Family sues funeral parlour accused of swapping bodies

A DISTRAUGHT family are suing a funeral parlour after staff allegedly placed the wrong body in an open casket at a funeral, and then attempted to convince grieving relatives that "people look different in death".

Family and friends attended Jerry Moon's funeral in October 2013, but were met with the face of Robert Petitclerc, who was 25 years older than Mr Moon. Mr Pettitclerc had died at the same hospice on 13 October, the Seattle Pi reported.


When Mr Moon's family told employees that they had made a mistake, the mortuary allegedly told them they were wrong and said that "people look different in death".

This was despite the fact that Mr Moon was bald and Mr Petitclerc had a full head of hair, the family's attorney Shawn Briggs said according to The Seattle Times.

He added that staff even argued that post-mortem hair growth is a phenomenon.

Mr Moon's family said they were confronted with further distress when the Kelso funeral home cremated his body - despite his explicit religious requests that he wanted to be buried in Chehalis, a small city located 90 miles south of Seattle.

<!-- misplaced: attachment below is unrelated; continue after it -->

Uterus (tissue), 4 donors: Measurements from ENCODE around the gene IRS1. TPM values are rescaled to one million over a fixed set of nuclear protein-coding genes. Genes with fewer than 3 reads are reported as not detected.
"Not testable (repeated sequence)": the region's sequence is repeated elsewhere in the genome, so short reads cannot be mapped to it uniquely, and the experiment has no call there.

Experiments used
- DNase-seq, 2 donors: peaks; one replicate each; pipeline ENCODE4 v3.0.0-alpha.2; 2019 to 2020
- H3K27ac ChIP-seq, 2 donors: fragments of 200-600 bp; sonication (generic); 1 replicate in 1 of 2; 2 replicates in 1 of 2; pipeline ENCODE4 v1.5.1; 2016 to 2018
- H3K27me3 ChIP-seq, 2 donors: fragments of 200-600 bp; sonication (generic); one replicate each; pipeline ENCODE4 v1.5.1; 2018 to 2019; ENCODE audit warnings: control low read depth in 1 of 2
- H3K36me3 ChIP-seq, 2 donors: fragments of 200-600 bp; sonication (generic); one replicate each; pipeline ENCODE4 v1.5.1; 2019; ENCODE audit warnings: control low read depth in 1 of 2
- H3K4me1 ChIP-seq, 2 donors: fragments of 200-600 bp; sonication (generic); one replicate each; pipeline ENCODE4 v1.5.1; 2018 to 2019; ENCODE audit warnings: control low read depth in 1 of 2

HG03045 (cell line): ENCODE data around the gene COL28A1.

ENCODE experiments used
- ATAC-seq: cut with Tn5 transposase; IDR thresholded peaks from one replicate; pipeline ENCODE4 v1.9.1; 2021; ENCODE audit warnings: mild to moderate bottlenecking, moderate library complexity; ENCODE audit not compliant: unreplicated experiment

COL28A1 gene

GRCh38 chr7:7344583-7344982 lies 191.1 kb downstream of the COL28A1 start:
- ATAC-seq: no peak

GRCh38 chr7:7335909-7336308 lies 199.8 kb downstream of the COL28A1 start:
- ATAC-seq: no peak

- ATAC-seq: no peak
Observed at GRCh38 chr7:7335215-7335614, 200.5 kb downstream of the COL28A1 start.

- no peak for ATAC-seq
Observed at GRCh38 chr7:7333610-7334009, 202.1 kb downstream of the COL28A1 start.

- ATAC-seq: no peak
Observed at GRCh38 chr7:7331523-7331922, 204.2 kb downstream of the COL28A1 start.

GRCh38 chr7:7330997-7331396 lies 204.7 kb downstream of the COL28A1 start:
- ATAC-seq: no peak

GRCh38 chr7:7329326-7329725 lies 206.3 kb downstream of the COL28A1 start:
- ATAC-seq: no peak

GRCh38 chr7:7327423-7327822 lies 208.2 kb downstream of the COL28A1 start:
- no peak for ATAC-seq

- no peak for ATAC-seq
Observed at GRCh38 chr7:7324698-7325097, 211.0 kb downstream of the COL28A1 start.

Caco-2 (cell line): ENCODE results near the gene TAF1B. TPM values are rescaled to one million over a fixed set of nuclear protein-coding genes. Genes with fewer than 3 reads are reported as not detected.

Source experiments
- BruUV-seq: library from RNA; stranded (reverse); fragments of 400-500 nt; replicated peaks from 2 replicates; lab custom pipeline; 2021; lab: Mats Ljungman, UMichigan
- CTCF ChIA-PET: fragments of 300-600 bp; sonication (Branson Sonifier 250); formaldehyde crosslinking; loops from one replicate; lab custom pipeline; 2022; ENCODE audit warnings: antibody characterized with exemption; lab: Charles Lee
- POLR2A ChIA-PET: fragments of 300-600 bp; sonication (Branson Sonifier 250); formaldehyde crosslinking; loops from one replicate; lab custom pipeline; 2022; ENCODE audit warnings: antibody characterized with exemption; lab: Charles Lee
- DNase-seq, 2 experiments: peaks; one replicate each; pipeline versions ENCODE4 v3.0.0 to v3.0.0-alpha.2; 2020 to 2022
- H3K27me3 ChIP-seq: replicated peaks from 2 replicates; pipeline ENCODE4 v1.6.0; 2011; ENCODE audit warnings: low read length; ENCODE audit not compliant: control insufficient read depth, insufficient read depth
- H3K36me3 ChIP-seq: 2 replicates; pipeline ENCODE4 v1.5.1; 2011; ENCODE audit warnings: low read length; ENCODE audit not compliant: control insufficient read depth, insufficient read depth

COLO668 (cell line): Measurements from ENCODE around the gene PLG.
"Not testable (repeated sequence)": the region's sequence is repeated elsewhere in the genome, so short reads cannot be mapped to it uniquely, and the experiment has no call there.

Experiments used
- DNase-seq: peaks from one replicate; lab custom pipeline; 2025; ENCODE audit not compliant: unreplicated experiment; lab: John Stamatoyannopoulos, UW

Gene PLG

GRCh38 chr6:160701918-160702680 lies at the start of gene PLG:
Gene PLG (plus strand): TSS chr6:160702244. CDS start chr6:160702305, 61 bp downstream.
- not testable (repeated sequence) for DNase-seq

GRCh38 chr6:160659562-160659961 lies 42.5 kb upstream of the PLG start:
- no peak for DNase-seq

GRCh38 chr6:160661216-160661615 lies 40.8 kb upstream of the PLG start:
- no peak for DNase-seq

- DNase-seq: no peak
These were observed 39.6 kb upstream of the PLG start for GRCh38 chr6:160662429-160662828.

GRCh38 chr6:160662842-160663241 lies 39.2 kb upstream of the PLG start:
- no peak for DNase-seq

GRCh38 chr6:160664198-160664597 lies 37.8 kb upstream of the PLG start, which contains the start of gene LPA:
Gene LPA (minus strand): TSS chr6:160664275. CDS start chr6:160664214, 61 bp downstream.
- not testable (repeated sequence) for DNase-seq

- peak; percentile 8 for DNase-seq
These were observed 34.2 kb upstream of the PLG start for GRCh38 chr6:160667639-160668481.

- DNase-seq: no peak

"He was afraid of cremation," Briggs said according to Seattle Pi, adding: "He had religious beliefs that were inconsistent with cremation."

While the original mistake was made at the Dahl McVicker Funeral Home which picked up the men's bodies, the family is now claiming damages against the Brown Mortuary Service for failing to correct the inadvertent body swapping and trying to cover up its mistake.

"This was a horrific experience for the Moon family when they were already devastated by the loss of their beloved husband and father," said Briggs, according to The Seattle Times.

Moon's son, Brian Moon, said in a statement: "Instead of being treated with dignity, our family was demeaned and denied the opportunity to honor my father and lay him to rest according to his wishes".


Community groups rally for homeless

Community groups rally for homeless

Community groups rally for homeless at the Winsome

Art recognises the memory

Art recognises the memory

Gallery plays host to new Art & Dementia Program

Give me Fisherman's Co-op over swanksville any day

Give me Fisherman's Co-op over swanksville any day

hygge is the Danish word for enjoying life's simple pleasures

Local Partners